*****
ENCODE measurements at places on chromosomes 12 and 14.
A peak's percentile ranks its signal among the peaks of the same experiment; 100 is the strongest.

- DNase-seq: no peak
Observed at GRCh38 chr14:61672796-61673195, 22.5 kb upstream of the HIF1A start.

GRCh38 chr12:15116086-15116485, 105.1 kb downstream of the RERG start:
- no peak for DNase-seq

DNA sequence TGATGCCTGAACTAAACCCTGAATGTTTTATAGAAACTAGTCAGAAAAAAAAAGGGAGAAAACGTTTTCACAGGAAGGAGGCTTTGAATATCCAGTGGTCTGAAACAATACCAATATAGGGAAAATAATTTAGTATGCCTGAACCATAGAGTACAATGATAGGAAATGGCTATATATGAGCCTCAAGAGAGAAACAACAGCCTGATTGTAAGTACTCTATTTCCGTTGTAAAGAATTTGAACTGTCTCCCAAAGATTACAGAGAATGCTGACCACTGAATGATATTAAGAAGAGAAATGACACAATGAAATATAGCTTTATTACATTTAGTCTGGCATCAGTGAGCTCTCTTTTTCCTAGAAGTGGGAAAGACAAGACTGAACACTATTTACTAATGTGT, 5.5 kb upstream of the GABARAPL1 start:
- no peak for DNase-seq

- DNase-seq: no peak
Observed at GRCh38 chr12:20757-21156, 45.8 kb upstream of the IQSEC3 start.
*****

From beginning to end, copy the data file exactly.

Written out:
ENCODE measurements at places on chromosomes 12 and 14.
A peak's percentile ranks its signal among the peaks of the same experiment; 100 is the strongest.

- DNase-seq: no peak
Observed at GRCh38 chr14:61672796-61673195, 22.5 kb upstream of the HIF1A start.

GRCh38 chr12:15116086-15116485, 105.1 kb downstream of the RERG start:
- no peak for DNase-seq

DNA sequence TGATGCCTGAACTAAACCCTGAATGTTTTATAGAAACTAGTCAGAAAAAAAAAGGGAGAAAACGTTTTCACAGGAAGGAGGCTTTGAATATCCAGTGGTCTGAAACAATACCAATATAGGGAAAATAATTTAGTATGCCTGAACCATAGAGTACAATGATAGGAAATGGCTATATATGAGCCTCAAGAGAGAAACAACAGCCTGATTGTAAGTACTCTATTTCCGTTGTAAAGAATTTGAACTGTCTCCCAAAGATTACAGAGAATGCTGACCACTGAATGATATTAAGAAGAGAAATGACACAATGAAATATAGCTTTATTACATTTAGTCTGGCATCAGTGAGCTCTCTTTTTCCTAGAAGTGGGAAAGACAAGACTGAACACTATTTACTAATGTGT, 5.5 kb upstream of the GABARAPL1 start:
- no peak for DNase-seq

- DNase-seq: no peak
Observed at GRCh38 chr12:20757-21156, 45.8 kb upstream of the IQSEC3 start.